China too wants to play a political role in Lanka

china-srilanka-bannerChina, which had a policy of turning a blind eye to Sri Lanka’s domestic issues, whether it was the ethnic issue or that of governance, has now shed its reserve and has started commenting on them.

The change has come about following the exit of the pro-China Lankan President Mahinda Rajapaksa in January 2015. While under Rajapaksa, China had a free run of the island nation, it has been facing competition from the West and India which have become the dominant players since the change of regime. Sino-Lankan agreements, signed and sealed during the Rajapaksa regime, have been reviewed and even stalled. The plight of the Chinese-funded projects prompted Chinese commentators to urge Beijing not to be oblivious to political currents in counties in which China had sunk billions of dollars.

“China too wants to play a political role in Lanka,” said CVK. Sivagnanam, Chairman of the Northern Provincial Council and a top leader of the Tamil National Alliance (TNA) after Ambassador Yi Xianliang’s visit to Jaffna earlier this week. His visit to Delft Island, not far from Kachchativu, raised eyebrows.

Ambassador Yi Xianliang thus joined the ranks of Western and Indian diplomats and leaders who consider visits to the Tamil-majority Northern Province a must, given the fact that under Chief Minister Wigneswaran it is fighting for a federal Lankan constitution with substantial autonomy for the provinces.

But the Chinese envoy did not say what Western and Indian leaders and diplomats do. According to a report in Daily Mirror on the meeting with Wigneswaran on Wednesday, the envoy stressed the need for maintaining Lanka’s unitary constitution without any divisions, for the sake of rapid economic development. The constitution that is now being drafted through an elaborate consultative process should be realistic and based on the political and economic conditions prevailing in Lanka, the envoy said.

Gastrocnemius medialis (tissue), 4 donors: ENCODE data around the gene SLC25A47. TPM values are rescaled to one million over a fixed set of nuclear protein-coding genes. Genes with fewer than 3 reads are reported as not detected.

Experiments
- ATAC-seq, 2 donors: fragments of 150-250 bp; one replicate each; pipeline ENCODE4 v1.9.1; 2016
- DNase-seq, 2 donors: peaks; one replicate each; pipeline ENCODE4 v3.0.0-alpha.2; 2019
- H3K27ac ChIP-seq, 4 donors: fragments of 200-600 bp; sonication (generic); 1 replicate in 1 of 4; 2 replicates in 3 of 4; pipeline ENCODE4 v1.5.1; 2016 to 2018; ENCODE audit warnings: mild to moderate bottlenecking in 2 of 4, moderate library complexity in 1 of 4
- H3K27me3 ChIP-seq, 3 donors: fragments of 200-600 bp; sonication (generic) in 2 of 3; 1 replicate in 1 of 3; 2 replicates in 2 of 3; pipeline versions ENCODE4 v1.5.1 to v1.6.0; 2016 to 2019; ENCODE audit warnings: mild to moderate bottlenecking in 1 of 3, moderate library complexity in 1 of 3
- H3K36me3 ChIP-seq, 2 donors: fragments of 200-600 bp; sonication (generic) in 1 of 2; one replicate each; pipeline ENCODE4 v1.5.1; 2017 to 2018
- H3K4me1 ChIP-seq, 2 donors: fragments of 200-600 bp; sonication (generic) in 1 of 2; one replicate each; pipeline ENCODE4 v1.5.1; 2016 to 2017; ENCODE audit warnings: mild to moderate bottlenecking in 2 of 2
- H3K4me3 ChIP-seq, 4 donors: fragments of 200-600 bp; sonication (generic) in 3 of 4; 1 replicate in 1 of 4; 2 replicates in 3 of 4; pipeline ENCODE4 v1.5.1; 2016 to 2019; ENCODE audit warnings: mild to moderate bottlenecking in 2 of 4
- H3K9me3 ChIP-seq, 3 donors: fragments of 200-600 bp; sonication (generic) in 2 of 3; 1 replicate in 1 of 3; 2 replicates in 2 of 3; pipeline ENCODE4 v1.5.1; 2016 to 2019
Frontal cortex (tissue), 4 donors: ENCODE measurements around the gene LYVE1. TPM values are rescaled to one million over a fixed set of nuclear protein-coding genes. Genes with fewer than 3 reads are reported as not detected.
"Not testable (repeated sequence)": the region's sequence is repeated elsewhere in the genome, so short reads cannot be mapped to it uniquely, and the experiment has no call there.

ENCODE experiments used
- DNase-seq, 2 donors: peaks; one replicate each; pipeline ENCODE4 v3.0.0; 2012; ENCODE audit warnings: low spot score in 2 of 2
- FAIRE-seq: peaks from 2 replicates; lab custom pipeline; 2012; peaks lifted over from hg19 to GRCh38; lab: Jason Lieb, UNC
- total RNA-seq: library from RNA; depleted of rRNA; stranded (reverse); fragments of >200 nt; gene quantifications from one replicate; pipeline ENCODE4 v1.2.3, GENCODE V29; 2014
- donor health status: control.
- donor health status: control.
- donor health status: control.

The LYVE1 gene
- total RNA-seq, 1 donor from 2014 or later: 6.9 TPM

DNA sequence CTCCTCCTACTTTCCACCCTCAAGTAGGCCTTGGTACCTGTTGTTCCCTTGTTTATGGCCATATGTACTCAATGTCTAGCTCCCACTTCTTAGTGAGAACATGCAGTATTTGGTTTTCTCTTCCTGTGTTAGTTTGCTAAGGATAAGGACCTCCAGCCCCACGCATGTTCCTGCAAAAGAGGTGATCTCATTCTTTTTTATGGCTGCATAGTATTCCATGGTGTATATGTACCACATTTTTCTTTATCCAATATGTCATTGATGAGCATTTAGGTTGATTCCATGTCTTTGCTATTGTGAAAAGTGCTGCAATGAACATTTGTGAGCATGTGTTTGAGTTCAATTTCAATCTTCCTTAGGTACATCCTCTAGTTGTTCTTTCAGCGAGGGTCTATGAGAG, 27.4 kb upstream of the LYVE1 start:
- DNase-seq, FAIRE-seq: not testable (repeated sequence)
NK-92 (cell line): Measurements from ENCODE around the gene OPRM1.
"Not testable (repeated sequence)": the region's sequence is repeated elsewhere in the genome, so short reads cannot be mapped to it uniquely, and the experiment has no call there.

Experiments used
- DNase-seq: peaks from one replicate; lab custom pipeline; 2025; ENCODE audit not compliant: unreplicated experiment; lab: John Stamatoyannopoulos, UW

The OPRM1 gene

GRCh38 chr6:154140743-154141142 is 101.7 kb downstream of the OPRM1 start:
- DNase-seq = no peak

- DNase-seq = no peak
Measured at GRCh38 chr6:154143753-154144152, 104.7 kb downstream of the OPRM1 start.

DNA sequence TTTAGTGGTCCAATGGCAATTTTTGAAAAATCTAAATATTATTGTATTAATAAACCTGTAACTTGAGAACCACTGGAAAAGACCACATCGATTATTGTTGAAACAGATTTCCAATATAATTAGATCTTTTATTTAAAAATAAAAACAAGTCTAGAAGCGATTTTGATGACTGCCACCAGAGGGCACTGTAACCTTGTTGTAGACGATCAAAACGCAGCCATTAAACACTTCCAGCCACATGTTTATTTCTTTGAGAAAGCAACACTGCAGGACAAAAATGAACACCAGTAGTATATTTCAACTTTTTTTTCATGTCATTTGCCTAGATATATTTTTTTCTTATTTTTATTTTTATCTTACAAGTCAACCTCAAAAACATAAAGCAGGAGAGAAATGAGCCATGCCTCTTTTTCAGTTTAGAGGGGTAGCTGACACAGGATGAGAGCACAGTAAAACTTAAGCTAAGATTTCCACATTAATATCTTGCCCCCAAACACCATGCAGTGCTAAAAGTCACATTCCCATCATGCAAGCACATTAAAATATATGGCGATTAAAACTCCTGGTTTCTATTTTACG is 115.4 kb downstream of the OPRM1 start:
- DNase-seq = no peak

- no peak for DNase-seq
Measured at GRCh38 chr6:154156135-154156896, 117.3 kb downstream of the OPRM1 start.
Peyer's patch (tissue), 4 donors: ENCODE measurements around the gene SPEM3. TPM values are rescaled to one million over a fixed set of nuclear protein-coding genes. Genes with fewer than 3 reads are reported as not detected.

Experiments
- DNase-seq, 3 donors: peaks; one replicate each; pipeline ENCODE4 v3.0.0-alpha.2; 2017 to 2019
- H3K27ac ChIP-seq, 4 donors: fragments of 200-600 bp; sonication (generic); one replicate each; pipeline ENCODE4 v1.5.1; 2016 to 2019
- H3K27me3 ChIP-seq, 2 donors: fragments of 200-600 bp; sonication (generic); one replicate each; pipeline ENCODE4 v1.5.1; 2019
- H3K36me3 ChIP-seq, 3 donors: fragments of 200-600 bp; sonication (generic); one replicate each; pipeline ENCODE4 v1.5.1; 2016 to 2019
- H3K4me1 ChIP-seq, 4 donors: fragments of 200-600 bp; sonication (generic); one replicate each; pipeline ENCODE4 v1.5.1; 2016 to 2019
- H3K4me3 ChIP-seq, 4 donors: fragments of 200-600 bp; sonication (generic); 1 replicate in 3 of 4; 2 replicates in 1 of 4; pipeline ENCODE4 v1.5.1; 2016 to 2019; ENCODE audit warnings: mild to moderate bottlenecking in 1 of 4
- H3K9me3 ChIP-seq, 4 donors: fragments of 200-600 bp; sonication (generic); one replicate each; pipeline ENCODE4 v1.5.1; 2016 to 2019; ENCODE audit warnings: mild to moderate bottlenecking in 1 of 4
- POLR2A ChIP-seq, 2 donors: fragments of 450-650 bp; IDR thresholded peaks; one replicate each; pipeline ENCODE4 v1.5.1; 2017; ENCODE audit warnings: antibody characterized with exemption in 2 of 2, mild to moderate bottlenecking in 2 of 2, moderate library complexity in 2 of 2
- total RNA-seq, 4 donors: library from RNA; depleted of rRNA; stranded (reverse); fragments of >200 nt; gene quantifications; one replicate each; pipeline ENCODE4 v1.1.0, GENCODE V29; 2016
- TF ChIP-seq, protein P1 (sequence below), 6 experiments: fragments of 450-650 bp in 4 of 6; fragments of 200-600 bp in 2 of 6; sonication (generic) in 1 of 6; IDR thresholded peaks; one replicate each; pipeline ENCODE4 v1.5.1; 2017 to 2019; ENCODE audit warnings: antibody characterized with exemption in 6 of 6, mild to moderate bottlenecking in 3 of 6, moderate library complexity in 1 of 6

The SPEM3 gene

But the Chinese envoy’s stand did not go down well with Wigneswaran, who told him that peace and harmony cannot be achieved in the Tamil areas so long as the Tamils are denied their rights and 150,000 Lankan troops are stationed amidst them.

Critical Of Lankan Systems

Prior to his foray into Lanka’ Tamil North, the Chinese envoy had given a very forthright talk at the Regional Center for Strategic Studies (RCSS). He spoke about political and economic conditions in Lanka and where Lanka might be heading. He said that economic development should be given priority over ethnic reconciliation because the ultimate guarantee of peace and understanding comes from rapid and equitable economic development.

China is looking with skepticism the prospects of the multifaceted and controversial reconciliation process Lanka is engaged in at the prodding of the West and the UNHRC. Ambassador Yi Xianliang deprecated foreign intervention and said that it can delay the restoration of normalcy and development. In support he cited the case of the International Criminal Tribunal on Former Yugoslavia, which has been functioning without an end in sight since 1993. Yugoslavia continues to be in a shambles.

The envoy criticized the lack of policy stability in Lanka and the existence of a multiplicity of ministries and agencies with overlapping authority, and said that these stall development and FDIs. He even went to the extent of supporting the much reviled proposal for an Indo-Lanka Economic and Technical Cooperation Agreement (ETCA) saying that Lanka needs to come out its cocoon and enter into regional and international agreements and supply chains. Such pacts are needed to spur development and usher in all round prosperity, which will eventually lead to ethnic reconciliation, he said. (New Indian Express)

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